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Spokane, Washington  Est. May 19, 1883

Al-Qaida commander at Guantánamo Bay sentenced for war crimes

BAGHRAN VALLEY, AFGHANISTAN – FEBRUARY 19: U.S. soldiers patrol during “Operation Viper” February 19, 2003 in the Baghran Valley, Afghanistan. “Operation Viper”, an operation to search from village to village for weapons and signs of Taliban and al-Qaeda sympathizers, is expected to last three weeks. (Photo by David Swanson-Pool/Getty Images)  (Pool)
By Carol Rosenberg New York Times

GUANTÁNAMO BAY, Cuba – A former al-Qaida battlefield commander who admitted his insurgents killed 17 U.S. and allied forces in wartime Afghanistan in the early 2000s will spend eight more years in prison under a plea agreement disclosed Thursday.

The prisoner, Abd al-Hadi al-Iraqi, 63, has been in U.S. custody since 2006 and struck the deal two years ago. The military judge, Col. Charles L. Pritchard Jr., officially disclosed the terms at Guantánamo Bay moments after a military jury ordered Hadi to serve 30 years in prison, the maximum sentence in his war crime case. The outcome was part of the arcane system called military commissions, which allows prisoners to reach plea deals with a senior official at the Pentagon who oversees the war court but requires the formality of a jury sentencing hearing anyway.

The jury of 11 officers rejected arguments by Hadi’s defense lawyer that the prisoner deserved leniency, if not clemency, for his early humiliations in CIA custody, subsequent cooperation with U.S. investigators and failing health.

“Justice was served today,” said Bill Eggers, whose son Capt. Daniel Eggers, 28, was killed in a roadside bombing carried out by Hadi’s fighters. Eggers, who has been attending proceedings in the case since 2017, said he viewed the jury decision to give Hadi the harshest of possible sentences a just conclusion, the plea deal reduction notwithstanding.

Eggers and his daughter were among six people who testified last week about their loss in the two-week sentencing trial.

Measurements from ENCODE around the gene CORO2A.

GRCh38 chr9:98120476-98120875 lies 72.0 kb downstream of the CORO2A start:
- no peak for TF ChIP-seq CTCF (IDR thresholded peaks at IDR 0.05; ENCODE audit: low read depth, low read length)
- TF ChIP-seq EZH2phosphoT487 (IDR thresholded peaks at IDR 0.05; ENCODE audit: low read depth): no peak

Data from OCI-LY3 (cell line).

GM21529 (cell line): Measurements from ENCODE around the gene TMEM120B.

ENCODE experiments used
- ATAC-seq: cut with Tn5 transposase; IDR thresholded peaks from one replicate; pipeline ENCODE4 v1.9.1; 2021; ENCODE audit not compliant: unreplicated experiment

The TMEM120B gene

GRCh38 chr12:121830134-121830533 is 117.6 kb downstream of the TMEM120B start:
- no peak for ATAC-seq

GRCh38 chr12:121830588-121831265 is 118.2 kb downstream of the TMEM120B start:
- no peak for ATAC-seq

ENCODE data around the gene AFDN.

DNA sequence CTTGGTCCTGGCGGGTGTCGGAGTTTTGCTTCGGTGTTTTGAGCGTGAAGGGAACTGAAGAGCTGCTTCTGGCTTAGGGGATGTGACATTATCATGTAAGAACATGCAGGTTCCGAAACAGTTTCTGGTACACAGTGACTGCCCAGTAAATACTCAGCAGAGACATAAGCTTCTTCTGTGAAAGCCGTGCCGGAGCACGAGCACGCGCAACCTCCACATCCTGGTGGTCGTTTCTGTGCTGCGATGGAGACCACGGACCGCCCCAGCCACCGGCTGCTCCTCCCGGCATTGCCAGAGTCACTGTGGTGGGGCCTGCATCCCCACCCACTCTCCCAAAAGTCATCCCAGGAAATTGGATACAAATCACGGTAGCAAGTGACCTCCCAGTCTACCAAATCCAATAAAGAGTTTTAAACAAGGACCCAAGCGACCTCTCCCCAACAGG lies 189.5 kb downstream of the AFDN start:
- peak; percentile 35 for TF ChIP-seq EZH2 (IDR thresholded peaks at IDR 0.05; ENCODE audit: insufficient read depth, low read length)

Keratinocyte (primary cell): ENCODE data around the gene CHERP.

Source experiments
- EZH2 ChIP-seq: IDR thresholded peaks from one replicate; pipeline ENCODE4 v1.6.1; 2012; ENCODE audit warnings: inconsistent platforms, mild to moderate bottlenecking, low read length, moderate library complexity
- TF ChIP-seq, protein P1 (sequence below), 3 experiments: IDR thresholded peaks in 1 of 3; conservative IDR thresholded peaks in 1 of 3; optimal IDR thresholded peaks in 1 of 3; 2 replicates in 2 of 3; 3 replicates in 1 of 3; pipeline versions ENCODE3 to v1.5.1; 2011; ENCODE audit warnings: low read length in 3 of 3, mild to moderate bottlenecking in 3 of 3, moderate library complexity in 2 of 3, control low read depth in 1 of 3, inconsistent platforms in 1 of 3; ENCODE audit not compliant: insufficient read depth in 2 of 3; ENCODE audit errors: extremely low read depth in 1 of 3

Hadi looked stoic as the sentence was announced. Unlike the jury, he was aware of the deal that reduced his sentence to 10 years, starting with his guilty plea in June 2022. He is disabled by a paralyzing spine disease and a series of surgeries at Guantánamo and sat in court in a padded therapeutic chair, listening through a headset providing Arabic translation.

The case was an unusual one at the court, which was created to prosecute terrorism cases as war crimes after the attacks of 9/11. While prosecutors cast Hadi as a member of the Qaida inner circle before those attacks, there was no suggestion in his plea agreement that he knew about the plot beforehand.

Instead, he admitted to being the commander of insurgent forces who unlawfully used the cover of civilians in attacks that killed 17 U.S. and coalition forces in Afghanistan in 2003 and 2004 – for example, having a fighter pose as an ordinary driver in a taxicab laden with explosives.

He also admitted to being a Qaida liaison to the Taliban before the 9/11 attacks and to providing some of his forces to help blow up monumental Buddha statues in Afghanistan’s Bamiyan Valley, a UNESCO World Heritage site, in March 2001.

The prisoner, who says his true name is Nashwan al-Tamir, was captured in Turkey in 2006 and was held incommunicado for about six months by the CIA. By law, he was not entitled to credit for the 15 years and eight months he had spent in U.S. detention before his 2022 guilty plea. If he were to be released, in June 2032, under the deal, he would have been held for more than 25 years as a prisoner of the United States.

But Hadi’s future is uncertain. War court prosecutors have argued that a prisoner may be held at Guantánamo even after his sentence ends as long as the war against terrorism continues. Alternatively, under the deal, the United States could transfer him to the custody of a partner nation, if one can be found that is capable of providing specialized health care and agrees to monitor his activities.

Members of his defense team, which included Army, Air Force and Marine lawyers, looked downcast as the sentence was announced.

“He expressed remorse,” said Susan Hensler, a civilian lawyer who led the team. “He understands the seriousness of what he pleaded guilty to, but he is counting on the United States to fulfill its promise of transferring him to a partner nation with a health care infrastructure to care for him.”

This article originally appeared in The New York Times.